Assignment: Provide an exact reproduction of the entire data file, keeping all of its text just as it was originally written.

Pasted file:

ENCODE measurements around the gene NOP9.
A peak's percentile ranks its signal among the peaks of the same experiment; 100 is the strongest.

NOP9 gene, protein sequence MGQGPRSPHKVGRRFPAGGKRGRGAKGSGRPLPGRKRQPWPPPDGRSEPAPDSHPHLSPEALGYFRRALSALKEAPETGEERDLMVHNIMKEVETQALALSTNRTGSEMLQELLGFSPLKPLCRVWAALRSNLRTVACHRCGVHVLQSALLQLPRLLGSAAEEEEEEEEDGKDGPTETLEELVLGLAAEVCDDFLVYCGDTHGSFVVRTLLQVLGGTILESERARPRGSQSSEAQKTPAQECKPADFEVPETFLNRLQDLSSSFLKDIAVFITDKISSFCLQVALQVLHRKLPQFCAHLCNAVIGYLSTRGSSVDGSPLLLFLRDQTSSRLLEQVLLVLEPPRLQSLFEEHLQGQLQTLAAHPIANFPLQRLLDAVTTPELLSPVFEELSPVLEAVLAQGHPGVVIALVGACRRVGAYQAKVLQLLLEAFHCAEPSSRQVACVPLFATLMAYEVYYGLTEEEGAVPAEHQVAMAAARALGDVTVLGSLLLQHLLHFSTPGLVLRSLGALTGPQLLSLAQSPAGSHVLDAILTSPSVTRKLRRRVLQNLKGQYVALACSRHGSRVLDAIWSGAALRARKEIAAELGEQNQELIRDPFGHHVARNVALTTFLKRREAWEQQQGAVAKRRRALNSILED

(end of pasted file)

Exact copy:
ENCODE measurements around the gene NOP9.
A peak's percentile ranks its signal among the peaks of the same experiment; 100 is the strongest.

NOP9 gene, protein sequence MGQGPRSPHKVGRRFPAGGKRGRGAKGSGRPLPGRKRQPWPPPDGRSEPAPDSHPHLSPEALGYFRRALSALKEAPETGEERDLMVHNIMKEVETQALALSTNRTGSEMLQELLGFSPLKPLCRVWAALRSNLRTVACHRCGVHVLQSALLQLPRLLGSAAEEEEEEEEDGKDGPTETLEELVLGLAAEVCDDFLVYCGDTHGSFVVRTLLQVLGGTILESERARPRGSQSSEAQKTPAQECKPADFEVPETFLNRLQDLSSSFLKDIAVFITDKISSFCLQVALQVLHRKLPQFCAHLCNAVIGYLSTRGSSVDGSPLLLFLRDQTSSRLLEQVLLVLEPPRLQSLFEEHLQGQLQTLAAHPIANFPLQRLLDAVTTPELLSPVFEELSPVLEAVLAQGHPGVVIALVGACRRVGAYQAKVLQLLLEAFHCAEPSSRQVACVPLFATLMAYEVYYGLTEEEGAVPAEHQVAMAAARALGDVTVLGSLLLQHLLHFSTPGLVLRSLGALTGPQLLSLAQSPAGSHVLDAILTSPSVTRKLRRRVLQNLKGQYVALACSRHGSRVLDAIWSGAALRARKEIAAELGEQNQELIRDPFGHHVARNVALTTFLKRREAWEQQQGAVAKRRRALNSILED